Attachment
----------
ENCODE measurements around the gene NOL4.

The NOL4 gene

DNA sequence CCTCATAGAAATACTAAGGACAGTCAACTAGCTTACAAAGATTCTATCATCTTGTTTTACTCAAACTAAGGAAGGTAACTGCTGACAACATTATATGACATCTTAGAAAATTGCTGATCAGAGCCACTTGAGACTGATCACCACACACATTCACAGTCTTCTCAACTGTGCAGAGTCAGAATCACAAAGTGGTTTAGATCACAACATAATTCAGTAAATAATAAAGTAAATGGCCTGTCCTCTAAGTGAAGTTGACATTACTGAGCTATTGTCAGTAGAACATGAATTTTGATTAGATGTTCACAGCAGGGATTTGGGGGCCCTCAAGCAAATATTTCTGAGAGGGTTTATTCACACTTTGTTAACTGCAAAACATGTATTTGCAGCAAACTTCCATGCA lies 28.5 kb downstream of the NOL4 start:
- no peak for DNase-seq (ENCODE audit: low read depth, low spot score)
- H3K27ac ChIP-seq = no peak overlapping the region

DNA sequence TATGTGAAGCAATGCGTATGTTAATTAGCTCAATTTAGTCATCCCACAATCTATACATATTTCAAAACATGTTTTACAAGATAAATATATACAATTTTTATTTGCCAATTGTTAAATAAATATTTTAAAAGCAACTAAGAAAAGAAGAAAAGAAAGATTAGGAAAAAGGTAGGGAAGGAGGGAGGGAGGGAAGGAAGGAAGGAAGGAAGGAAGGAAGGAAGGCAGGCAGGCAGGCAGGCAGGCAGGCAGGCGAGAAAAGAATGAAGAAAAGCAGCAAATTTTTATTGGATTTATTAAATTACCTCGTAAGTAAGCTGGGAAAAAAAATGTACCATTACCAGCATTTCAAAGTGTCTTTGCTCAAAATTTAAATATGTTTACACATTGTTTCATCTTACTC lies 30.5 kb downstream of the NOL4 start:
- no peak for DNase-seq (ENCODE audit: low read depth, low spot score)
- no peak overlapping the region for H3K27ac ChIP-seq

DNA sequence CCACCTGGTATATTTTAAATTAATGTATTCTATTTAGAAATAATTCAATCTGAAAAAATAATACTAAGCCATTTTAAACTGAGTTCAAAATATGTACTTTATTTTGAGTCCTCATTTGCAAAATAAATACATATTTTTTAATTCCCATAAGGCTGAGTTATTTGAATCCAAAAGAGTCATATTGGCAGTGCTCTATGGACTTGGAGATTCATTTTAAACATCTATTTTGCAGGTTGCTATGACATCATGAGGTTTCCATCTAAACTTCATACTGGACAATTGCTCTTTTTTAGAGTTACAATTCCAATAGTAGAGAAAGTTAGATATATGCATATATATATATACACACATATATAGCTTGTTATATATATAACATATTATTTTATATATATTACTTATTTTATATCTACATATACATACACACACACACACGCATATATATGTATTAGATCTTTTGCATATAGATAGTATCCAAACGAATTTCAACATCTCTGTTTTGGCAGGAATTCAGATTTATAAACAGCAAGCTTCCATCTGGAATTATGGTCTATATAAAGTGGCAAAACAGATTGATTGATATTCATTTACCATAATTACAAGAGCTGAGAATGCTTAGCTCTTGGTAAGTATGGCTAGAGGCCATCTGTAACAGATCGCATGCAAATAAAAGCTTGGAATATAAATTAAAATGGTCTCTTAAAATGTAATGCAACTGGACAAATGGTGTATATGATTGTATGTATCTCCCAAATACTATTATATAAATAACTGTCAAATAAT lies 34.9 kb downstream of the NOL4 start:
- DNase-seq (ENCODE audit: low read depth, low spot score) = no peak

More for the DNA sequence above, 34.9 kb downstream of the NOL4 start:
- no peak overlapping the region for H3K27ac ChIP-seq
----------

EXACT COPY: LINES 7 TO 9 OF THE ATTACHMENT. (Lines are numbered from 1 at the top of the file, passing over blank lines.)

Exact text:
- no peak for DNase-seq (ENCODE audit: low read depth, low spot score)
- no peak overlapping the region for H3K27ac ChIP-seq

DNA sequence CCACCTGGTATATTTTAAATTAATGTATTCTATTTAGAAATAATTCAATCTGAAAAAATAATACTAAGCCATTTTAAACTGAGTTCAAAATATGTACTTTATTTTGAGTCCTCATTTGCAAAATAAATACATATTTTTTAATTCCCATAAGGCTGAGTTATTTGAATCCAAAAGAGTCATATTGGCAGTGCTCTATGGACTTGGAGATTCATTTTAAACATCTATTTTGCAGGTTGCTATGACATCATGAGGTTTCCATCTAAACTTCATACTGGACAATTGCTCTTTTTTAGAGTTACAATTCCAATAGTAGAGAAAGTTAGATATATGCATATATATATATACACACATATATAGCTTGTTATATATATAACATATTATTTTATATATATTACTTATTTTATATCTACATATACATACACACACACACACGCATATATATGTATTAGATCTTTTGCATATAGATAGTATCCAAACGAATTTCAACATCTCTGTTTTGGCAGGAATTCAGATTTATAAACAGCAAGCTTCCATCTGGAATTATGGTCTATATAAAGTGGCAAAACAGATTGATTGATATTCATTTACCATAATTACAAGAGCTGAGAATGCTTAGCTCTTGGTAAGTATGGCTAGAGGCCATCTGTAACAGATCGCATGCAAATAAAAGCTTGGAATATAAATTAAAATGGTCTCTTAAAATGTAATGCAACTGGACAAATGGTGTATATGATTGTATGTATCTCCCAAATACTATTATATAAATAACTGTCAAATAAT lies 34.9 kb downstream of the NOL4 start: